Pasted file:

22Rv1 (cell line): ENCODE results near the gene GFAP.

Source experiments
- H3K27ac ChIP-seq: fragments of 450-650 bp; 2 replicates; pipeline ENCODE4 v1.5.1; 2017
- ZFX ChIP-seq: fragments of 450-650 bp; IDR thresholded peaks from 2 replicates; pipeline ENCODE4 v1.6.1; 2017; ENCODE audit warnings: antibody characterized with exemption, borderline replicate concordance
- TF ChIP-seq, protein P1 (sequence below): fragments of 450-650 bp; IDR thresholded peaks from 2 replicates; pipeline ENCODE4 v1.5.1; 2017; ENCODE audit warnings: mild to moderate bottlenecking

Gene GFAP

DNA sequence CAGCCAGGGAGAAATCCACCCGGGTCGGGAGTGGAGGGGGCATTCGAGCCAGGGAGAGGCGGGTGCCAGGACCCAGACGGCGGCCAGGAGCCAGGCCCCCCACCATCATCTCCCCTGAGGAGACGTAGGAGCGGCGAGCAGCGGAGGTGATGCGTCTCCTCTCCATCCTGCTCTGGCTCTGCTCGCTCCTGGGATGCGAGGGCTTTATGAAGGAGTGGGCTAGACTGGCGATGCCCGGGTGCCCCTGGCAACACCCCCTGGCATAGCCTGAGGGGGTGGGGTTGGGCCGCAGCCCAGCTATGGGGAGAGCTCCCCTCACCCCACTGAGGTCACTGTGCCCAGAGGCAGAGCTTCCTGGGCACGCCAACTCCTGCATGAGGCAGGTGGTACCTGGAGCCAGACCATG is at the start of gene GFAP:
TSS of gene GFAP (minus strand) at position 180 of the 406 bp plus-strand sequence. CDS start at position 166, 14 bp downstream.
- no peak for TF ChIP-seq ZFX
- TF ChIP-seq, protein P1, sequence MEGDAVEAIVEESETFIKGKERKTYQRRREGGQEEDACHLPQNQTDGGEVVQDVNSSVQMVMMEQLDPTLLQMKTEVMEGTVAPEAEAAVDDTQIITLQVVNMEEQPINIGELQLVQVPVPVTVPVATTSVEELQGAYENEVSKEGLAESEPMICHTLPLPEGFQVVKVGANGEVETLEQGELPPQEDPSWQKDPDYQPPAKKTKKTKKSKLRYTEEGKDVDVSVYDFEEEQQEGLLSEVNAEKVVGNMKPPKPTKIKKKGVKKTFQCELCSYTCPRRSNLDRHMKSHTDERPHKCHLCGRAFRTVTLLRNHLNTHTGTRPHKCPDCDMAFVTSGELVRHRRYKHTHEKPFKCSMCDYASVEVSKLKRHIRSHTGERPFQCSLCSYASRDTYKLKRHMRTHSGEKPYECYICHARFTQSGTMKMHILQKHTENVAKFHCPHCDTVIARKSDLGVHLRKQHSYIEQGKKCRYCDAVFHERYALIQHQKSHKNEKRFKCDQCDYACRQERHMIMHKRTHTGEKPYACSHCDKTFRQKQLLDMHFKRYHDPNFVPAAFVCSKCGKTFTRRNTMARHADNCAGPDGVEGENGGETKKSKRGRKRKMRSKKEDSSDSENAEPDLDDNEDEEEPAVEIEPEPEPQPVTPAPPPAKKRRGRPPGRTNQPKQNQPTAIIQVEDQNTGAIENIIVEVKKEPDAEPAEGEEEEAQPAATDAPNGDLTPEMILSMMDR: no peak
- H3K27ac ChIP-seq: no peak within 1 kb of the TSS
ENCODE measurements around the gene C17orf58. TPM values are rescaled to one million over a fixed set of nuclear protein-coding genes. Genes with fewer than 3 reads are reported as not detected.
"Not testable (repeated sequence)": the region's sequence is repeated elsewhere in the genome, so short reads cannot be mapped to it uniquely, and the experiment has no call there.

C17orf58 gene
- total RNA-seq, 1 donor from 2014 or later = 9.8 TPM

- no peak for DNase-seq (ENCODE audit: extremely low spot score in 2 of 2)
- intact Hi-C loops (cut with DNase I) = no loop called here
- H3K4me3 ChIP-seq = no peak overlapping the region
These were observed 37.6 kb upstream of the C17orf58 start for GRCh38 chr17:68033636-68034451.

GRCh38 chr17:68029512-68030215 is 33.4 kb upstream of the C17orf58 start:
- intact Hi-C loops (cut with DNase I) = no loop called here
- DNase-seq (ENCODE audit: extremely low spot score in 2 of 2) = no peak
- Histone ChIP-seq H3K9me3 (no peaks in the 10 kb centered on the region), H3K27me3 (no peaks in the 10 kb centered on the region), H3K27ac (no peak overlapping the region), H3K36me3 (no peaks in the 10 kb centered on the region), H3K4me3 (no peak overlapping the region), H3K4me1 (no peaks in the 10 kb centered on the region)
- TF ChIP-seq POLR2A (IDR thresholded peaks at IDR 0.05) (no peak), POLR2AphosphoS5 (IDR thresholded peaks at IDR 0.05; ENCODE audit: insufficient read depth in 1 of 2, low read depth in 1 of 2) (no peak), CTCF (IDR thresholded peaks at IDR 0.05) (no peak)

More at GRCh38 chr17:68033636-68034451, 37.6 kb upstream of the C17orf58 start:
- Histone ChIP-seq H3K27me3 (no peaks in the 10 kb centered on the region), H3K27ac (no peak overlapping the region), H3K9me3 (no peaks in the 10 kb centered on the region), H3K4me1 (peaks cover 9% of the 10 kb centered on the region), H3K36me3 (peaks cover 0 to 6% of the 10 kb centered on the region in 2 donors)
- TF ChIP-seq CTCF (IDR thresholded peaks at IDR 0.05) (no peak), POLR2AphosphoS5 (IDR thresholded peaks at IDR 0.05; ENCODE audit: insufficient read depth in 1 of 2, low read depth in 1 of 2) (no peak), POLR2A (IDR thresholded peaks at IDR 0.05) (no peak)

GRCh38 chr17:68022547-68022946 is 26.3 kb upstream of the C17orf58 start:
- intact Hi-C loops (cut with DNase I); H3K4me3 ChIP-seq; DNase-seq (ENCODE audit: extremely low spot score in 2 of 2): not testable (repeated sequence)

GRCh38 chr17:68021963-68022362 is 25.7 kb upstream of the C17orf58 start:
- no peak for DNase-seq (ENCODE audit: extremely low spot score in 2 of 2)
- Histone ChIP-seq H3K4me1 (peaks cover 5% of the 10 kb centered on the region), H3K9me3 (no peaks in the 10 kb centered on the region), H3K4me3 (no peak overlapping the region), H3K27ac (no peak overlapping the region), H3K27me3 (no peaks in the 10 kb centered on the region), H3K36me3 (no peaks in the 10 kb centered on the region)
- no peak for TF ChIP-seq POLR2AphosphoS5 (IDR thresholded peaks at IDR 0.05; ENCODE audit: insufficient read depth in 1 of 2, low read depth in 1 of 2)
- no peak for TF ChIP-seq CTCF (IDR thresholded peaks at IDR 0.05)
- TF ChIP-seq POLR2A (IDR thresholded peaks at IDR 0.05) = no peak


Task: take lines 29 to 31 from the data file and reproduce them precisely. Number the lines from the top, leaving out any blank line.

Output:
- intact Hi-C loops (cut with DNase I); H3K4me3 ChIP-seq; DNase-seq (ENCODE audit: extremely low spot score in 2 of 2): not testable (repeated sequence)

GRCh38 chr17:68021963-68022362 is 25.7 kb upstream of the C17orf58 start:
- no peak for DNase-seq (ENCODE audit: extremely low spot score in 2 of 2)